Sex researchers David Buss and Cindy Meston have found that there are 237 reasons why women choose to have sex, ranging from love to pleasure, duty to curiosity, pleasing a partner to seeking an ego boost. Especially among young women, many in their study chose to have sex for the experience or adventure, even the conquest.
One 27-year-old graduate student in Boston, MA has always planned to wait three months (“the amount of time it seems like it would take to get to know someone seeing them once a week”)—but so far, that plan has never worked out. Reasons like physical urges, convenience, and alcohol have always gotten in the way. “This issue may be one of the reasons why I hate dating,” she says. “The protocol is so unknown and it feels weird to talk about it.”
No matter how uncomfortable, talking openly about sex can help both of you. “Sexual communication is important for compatibility,” says Chen. “It’s fine to put it on the table. The assumption is that women over-obsess about this while guys don’t care, but that’s not true. This is a subject that impacts them as well and they also feel insecure about how you view them.”
Ultimately, knowing what you want and need is a matter of self-awareness. Taking an honest look at your own limits and desires requires “a lot of trial and error,” says Chen. “Women are taught to be independent nowadays and not need a man, so there’s this assumption that sex should just be easy, we shouldn’t care. It’s not weakness to acknowledge that sometimes you feel closer to someone after sex, or to realize there are things that make you doubt yourself and make you feel insecure. Working through the insecurity helps you gain self-awareness.”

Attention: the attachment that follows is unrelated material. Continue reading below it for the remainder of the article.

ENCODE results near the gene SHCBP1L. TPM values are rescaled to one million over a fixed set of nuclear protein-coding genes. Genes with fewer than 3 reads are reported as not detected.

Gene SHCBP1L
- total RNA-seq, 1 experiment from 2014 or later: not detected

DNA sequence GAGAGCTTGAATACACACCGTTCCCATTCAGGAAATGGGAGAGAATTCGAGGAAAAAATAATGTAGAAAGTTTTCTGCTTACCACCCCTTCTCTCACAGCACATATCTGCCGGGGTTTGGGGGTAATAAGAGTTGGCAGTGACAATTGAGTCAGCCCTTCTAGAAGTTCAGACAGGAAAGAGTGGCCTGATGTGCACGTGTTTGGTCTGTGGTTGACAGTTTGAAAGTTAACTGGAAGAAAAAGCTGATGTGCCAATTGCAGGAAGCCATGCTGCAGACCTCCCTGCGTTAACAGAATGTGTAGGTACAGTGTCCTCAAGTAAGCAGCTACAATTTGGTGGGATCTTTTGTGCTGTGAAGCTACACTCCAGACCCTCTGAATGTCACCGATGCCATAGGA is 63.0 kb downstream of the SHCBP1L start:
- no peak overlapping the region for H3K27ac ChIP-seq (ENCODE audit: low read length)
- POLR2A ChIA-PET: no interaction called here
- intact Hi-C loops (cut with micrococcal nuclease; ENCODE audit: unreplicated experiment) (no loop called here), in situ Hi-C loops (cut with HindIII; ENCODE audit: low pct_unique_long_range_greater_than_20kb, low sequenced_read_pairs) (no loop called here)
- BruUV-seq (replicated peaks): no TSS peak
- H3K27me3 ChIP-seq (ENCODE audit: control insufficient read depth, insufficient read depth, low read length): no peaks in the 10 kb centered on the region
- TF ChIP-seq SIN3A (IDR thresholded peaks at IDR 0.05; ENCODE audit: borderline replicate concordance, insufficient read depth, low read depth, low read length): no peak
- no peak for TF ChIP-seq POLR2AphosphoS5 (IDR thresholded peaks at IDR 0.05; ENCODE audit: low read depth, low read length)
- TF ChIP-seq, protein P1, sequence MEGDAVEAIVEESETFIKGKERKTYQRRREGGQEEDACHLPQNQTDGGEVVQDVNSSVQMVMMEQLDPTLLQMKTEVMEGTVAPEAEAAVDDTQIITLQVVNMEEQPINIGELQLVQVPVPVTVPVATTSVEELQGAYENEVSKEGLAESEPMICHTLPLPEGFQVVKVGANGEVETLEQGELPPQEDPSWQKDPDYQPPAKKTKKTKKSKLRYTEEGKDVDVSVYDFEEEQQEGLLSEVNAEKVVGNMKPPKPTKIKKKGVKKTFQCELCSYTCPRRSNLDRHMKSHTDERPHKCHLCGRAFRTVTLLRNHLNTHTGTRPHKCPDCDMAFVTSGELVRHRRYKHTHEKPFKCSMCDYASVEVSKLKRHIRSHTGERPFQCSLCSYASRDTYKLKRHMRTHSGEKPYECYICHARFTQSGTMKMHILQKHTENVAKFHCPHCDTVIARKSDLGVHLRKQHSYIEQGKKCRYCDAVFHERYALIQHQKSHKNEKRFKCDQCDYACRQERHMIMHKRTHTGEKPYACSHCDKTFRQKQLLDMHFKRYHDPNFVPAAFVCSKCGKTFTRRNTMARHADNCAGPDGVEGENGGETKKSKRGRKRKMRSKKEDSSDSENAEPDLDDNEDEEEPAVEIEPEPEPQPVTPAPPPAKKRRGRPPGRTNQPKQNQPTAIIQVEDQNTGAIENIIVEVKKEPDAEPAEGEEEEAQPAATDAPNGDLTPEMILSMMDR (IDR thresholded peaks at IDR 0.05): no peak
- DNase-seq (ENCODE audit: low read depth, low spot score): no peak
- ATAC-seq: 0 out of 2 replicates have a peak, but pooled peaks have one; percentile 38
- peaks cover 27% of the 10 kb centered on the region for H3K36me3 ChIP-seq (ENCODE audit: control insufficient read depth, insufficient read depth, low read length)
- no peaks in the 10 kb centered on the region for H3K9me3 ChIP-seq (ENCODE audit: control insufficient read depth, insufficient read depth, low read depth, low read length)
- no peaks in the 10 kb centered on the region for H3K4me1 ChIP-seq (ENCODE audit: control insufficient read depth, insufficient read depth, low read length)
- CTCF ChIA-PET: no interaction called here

For a 26-year-old publicist in New York City, her insecurities helped her clarify who she wanted to date. Reflecting on her less serious sexcapades, she recalls, “While there are a few flings I definitely don’t regret, the majority of them ended up not feeling that great in the end. It probably was not really a matter of waiting or not waiting—they were just the wrong people.”
She’s waited “anywhere from two hours to six weeks” and half-jokingly believes in waiting “long enough to learn their last name, or even their first name.” But when she wanted something more, she put the brakes on. With her now-fiancé, she waited six weeks and found that “sleeping together solidified the bond we’d already formed.”
For many women, how long they wait comes down to what they want out of the relationship.
“The amount of time I wait to have sex is very dependent on the situation,” says one 26-year-old grant writer in New York City. “If I want to commit some real time to someone, I take the sexual relationship much more seriously and really demand that waiting period of and for myself.” But when it’s a casual attraction, “timing goes out the window and I just go with the flow.”
On the flip side, Chen points out that she slept with her boyfriend of four years on the first date. They’re still going strong today, highlighting that there are no cut-and-dry rules.
The better you know yourself, the better you can make these choices. But allow yourself some mistakes. “You can be as sexually progressive as you like, but when confronted with the actual situation, you might really feel like you made a mistake,” says Chen. “It’s okay to admit that.” The trick is to learn and move on so you can have better sex next time.
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